The story behind Transport

By company founder Andy Allan

There’s been many iterations for Transport over the years, particularly the technologies we use. It’s traditionally our ‘pathfinder’ style, so it was the first to use CartoCSS, and the first to be powered by vector tiles.

As well as changing the behind-the-scenes technologies, we keep working on the cartography too. Finding better ways to show overlapping bus routes is a current priority, along with adding and refining the more unusual types of public transport, like funiculars, cable cars and chairlifts.

In some cities, outdoor escalators and public elevators are part of the public transport network as well.

Clarity in Cartography

This simplification of the cartography is one of the great strengths of the Transport map, since it really allows the transport-related items to stand out.

Transport looks quite different from our other layers. There are only two categories of roads and all the paths look similar. Compare this to OpenCycleMap, where there are about 7 different categories of road and 4 categories of paths.

A map showing residential areas and a railway running through

Challenges in Complexity

The main challenge with Transport is dealing with complicated interchanges, like large stations in urban areas. Different people (or the same person on a different journey) can be interested in different transport features, like platforms on a surface station, or the routes of a metro system, or the passageways connecting the two.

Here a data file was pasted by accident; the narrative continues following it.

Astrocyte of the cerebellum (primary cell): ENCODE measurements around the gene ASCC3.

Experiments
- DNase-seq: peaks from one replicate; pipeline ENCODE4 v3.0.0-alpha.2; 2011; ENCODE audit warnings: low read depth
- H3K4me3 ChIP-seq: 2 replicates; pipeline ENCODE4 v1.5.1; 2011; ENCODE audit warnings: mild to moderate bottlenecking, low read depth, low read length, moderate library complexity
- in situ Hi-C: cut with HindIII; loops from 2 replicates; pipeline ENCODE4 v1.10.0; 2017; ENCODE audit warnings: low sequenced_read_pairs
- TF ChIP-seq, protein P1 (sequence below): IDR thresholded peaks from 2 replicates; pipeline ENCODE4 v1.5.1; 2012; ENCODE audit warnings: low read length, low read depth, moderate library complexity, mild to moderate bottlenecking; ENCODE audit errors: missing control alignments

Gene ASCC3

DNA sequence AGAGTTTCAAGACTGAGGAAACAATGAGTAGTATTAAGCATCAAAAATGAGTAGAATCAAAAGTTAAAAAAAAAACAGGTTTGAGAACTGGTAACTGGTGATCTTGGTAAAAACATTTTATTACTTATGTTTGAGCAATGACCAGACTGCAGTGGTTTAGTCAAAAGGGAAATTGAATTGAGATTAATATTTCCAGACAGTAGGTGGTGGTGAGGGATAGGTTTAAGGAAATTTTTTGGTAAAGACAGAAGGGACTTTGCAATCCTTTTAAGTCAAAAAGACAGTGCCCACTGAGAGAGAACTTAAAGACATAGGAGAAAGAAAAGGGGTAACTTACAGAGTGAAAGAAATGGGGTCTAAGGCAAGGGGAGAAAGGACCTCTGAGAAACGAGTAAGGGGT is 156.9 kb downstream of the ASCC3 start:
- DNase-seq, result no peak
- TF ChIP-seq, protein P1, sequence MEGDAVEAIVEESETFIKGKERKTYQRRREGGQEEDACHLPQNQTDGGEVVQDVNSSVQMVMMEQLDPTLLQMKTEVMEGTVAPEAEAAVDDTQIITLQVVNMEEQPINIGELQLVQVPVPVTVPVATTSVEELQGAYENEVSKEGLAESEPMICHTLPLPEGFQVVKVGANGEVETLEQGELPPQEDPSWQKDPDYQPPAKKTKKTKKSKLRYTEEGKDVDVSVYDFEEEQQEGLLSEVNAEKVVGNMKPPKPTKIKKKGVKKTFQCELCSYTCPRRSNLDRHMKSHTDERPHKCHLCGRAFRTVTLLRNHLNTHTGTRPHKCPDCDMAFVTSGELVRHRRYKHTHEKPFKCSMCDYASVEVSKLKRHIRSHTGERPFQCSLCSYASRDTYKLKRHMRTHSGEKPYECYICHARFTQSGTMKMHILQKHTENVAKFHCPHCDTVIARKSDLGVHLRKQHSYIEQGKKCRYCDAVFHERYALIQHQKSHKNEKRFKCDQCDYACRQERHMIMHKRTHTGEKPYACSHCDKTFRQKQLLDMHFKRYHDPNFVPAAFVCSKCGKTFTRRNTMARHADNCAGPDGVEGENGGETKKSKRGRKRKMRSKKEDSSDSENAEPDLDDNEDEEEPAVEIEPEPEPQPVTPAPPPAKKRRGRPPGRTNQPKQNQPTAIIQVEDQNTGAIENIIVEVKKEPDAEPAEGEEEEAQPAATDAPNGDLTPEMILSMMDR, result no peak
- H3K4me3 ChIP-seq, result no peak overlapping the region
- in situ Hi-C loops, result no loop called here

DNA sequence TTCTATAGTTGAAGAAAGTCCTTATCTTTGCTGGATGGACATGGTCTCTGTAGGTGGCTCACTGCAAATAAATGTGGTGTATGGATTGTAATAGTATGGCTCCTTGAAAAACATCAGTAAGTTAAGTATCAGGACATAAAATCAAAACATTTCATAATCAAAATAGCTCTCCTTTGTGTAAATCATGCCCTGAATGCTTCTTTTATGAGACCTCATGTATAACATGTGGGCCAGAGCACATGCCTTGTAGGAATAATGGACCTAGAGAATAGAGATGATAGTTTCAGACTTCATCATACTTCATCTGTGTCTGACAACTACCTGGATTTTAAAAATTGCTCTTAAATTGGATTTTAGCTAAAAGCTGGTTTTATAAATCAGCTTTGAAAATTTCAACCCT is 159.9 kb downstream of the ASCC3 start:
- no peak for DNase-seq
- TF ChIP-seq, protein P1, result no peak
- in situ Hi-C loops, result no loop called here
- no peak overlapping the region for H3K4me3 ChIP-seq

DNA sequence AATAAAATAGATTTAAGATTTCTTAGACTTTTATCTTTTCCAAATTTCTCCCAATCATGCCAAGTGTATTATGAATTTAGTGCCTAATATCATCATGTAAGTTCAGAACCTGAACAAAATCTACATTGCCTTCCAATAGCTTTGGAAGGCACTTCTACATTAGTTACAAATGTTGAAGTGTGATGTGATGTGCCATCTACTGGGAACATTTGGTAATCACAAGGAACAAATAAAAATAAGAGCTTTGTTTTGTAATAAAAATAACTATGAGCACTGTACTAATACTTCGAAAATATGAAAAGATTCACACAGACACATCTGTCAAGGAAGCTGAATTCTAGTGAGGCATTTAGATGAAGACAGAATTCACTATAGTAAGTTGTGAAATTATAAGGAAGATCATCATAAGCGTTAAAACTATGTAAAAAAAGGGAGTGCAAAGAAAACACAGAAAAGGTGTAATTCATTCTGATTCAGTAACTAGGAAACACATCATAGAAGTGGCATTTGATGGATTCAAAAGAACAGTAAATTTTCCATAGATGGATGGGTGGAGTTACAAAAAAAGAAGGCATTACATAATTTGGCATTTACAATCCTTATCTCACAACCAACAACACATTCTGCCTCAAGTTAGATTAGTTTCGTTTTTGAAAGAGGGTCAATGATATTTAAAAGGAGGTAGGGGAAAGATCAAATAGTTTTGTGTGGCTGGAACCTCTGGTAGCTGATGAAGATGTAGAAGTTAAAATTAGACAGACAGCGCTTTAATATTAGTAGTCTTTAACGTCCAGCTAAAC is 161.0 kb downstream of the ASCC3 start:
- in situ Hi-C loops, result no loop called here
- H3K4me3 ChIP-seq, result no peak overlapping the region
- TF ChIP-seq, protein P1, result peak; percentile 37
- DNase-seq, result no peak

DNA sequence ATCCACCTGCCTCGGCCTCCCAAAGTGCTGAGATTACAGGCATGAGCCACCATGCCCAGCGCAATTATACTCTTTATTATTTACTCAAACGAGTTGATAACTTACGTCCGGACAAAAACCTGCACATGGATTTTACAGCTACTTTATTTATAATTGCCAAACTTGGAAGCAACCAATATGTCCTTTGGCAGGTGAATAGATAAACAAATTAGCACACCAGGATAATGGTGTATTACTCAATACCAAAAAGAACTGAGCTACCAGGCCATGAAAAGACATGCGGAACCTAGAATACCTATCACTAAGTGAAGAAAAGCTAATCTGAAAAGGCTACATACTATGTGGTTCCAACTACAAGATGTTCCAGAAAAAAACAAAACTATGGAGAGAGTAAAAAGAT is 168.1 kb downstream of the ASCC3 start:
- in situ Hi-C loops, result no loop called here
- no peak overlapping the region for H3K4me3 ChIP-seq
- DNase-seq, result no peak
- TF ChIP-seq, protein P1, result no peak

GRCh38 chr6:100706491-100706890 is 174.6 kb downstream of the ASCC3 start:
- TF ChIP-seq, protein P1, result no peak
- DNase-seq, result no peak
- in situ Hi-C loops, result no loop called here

For large interchanges these can often overlap each other, and we don’t yet have a perfect answer for showing these places on a flat, one-layer map. We’re working on it!

I’m most proud of the bus stop zones. This is where we examine the individual bus stops, find the ones with the same names, and draw a smooth highlight around them. This grouping works without OpenStreetMap contributors having to add any relations linking them together. We do the hard work instead.

Bus stop zones shown near Edinburgh Waverley

A Dark Style, Not Just Inverted

I initially created the Transport dark style as a technology demo as to how easily we could create customer styles. I really like the cartography it shows though. It’s not just a simple inversion of colours, like so many other dark schemes. The green spaces are still green and the railways switch from black to yellow – it’s definitely not a simple colour filter.

A dark themed map of Kowloon, Hong Kong

Our Transport dark style has inspired some of our custom cartography customers, who were looking for dark styles to fit in with the theme and colour schemes of their own applications and projects. It is also now available to all our customers as a standard map.

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